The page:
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Thread: Effect of ascent on time

  1. #1
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    Effect of ascent on time

    Anyone got any idea if there's a formula to calculate predicted time for say a 10k with or without lots of ascent Not sure if that sentence makes sense but...I did a 10k along a hilly track today, 220m of climbing in first 5k. Took me 49 minutes. It felt hard going. I haven't done a road 10k in about 10 years and was about 42ins for a flattish course. I'd there a way to predict my 10k time on a flat course from this? Or do I just need to go and do one. Neil

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    I have got formulae for pace vs gradient, calculated from statistical analysis of record times for uphill and downhill races over a wide range of steepness. But it's all on my computer at work, so I won't be able to get it until Tuesday. If you remind me then . . .
    In his lifetime he suffered from unreality, as do so many Englishmen.
    Jorge Luis Borges

  3. #3
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    Thanks. I'll prod you next week.

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    I’m not so sure about predicting flat times based on hilly runs... think it’s just a bit too different.

    I do have a bit of a formula for estimating times for Fell races though....

    10 minutes per mile
    10 minutes per 1000ft
    Then use a multiplier based on the terrain/location/ability.

    For example, my last Fell Race was Fairfield Horseshoe... 9 miles and 3000ft. 90 mins for the distance and 30 mins for the ascent, gives 120mins (2 hours).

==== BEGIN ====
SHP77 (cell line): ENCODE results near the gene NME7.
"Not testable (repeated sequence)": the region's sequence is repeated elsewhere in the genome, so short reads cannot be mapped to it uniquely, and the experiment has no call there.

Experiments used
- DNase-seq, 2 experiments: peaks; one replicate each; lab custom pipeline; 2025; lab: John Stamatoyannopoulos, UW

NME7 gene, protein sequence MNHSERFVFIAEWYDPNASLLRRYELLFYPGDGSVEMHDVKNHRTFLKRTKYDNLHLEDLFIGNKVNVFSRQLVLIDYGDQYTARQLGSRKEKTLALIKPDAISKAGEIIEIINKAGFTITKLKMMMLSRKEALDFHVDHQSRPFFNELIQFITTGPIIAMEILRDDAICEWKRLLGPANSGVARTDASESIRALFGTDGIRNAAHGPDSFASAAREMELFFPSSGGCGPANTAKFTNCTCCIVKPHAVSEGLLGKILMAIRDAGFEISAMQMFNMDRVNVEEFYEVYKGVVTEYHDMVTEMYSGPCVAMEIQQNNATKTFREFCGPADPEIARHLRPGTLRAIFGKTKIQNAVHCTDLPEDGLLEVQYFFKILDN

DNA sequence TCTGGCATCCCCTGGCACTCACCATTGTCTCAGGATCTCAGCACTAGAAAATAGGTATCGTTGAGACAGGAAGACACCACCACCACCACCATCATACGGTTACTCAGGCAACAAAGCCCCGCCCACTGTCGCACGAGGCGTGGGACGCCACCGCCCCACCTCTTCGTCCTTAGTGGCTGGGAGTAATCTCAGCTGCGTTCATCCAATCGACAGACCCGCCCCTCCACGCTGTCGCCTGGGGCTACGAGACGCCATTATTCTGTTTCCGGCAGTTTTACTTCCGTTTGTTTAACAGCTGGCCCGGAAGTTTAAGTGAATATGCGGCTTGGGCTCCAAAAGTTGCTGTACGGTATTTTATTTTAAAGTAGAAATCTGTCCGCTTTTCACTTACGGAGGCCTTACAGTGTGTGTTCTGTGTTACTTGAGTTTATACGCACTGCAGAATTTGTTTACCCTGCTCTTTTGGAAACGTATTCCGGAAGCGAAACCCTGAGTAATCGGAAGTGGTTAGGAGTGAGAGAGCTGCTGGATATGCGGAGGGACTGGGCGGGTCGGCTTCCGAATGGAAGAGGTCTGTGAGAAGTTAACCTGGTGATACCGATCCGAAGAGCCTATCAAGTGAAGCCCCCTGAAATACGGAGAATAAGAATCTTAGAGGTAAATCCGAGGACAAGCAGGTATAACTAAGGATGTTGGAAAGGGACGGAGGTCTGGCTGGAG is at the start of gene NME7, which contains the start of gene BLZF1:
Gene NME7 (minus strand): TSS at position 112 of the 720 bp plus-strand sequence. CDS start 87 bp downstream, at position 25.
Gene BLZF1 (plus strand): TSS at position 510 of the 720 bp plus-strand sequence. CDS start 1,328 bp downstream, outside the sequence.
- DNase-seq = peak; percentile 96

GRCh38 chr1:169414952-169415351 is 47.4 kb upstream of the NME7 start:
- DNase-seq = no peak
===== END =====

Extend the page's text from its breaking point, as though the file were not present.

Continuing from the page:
Then use the multiplier... based on it being in the lakes (I.e hard), but generally runnable, I’d use a multiplier of around 0.8 or 0.9..... giving me 96-108mins (1hr36 - 1hr48).

    My actual time was 1hr46.

    It’s pretty accurate but you’ve got to know your own multipliers for various types of races/terrains, and that can only come from experience or looking at past results. Obviously as I’ve gotten faster the multipliers have adjusted downwards.

    To be honest I rarely use it now, preferring to look at past results and comparing to my “rivals”.... (using this method I was looking for 1hr40-1hr45 so was just out!).

    But if it’s a race you’ve never done, and past results aren’t helping, then I find it works well.
    Last edited by Travs; 12-06-2019 at 04:58 PM.

  5. #5
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    Thanks for bumping this up, Travs, I had forgotten that I had said that I would use my formula to answer Neilly's question.

    220m of climbing in 5km is a gradient of 0.044, which from my formula slows you down by a factor of 1.194. But the answer to the query about 10km times depends on what happens in the remaining 5km: do you go back down the hill, with 220m of descent, or is the remaining 5km flat, or what?
    In his lifetime he suffered from unreality, as do so many Englishmen.
    Jorge Luis Borges

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